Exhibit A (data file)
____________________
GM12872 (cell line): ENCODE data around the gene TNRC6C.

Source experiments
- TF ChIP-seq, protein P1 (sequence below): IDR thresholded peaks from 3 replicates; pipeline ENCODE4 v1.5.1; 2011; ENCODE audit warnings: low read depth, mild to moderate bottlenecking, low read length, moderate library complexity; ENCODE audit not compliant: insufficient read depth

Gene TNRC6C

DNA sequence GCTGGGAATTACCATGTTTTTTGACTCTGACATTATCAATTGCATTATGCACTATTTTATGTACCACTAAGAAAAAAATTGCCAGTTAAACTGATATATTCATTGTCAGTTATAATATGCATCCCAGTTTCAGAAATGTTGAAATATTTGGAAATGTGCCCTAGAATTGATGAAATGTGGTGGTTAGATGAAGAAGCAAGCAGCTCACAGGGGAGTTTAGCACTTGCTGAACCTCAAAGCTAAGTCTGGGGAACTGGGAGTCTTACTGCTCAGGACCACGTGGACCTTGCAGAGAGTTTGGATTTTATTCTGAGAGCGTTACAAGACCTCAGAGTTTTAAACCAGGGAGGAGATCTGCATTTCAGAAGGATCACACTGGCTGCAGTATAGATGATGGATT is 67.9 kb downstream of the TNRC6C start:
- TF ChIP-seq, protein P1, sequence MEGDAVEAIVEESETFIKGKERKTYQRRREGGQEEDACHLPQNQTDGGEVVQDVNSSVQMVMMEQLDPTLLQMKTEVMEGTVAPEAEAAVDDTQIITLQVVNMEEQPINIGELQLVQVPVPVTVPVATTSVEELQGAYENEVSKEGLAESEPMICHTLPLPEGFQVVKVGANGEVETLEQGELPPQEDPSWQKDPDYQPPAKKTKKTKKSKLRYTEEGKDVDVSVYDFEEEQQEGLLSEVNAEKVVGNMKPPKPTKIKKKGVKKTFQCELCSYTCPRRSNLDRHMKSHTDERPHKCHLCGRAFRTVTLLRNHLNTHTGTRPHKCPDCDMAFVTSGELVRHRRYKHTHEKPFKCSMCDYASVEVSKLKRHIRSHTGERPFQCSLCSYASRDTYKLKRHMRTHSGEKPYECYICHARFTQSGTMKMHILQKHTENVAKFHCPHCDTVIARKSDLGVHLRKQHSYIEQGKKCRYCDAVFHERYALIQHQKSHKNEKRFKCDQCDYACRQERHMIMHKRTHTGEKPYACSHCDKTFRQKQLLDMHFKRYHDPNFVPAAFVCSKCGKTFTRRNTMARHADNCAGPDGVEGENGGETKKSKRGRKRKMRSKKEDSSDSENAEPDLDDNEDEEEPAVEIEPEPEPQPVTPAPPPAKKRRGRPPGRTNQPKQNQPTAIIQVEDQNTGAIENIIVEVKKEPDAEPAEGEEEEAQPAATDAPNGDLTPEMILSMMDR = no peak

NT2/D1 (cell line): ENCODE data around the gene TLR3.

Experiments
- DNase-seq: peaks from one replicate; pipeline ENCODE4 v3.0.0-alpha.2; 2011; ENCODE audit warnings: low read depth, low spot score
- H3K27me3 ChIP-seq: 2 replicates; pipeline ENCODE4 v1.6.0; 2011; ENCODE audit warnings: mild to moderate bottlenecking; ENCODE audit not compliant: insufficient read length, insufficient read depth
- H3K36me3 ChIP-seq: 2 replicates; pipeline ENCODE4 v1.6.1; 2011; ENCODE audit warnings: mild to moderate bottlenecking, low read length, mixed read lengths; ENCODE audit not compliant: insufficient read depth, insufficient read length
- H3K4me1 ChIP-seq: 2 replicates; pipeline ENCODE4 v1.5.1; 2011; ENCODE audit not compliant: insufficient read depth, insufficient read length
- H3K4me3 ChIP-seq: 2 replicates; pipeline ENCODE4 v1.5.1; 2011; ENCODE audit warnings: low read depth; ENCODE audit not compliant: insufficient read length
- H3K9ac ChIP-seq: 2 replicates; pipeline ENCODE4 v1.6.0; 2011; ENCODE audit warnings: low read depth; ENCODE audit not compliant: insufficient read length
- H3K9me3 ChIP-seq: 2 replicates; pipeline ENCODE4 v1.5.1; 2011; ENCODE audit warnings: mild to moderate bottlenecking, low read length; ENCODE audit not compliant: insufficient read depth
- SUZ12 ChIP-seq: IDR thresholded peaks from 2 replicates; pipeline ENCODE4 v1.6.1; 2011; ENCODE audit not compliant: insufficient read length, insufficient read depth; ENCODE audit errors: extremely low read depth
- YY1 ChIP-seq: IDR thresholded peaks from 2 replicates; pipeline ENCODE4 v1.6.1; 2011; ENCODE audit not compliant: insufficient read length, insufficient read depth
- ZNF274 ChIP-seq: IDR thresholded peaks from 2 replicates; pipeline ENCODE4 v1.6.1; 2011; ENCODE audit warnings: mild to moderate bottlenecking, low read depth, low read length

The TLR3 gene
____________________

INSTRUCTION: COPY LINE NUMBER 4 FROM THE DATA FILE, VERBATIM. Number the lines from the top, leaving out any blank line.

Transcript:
Gene TNRC6C